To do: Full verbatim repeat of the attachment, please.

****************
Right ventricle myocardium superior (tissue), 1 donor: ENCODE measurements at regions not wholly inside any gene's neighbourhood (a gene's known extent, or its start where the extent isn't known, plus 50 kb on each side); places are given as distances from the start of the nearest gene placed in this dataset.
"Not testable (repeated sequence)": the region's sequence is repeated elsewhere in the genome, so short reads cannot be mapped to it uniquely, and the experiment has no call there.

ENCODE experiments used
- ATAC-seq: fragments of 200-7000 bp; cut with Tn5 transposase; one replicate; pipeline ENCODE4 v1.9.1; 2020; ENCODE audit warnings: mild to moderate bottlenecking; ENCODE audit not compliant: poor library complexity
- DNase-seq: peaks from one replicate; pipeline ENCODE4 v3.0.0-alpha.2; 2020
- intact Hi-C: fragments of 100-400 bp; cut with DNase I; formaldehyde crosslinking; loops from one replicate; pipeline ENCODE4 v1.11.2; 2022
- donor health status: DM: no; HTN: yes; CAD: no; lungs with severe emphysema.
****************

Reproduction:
Right ventricle myocardium superior (tissue), 1 donor: ENCODE measurements at regions not wholly inside any gene's neighbourhood (a gene's known extent, or its start where the extent isn't known, plus 50 kb on each side); places are given as distances from the start of the nearest gene placed in this dataset.
"Not testable (repeated sequence)": the region's sequence is repeated elsewhere in the genome, so short reads cannot be mapped to it uniquely, and the experiment has no call there.

ENCODE experiments used
- ATAC-seq: fragments of 200-7000 bp; cut with Tn5 transposase; one replicate; pipeline ENCODE4 v1.9.1; 2020; ENCODE audit warnings: mild to moderate bottlenecking; ENCODE audit not compliant: poor library complexity
- DNase-seq: peaks from one replicate; pipeline ENCODE4 v3.0.0-alpha.2; 2020
- intact Hi-C: fragments of 100-400 bp; cut with DNase I; formaldehyde crosslinking; loops from one replicate; pipeline ENCODE4 v1.11.2; 2022
- donor health status: DM: no; HTN: yes; CAD: no; lungs with severe emphysema.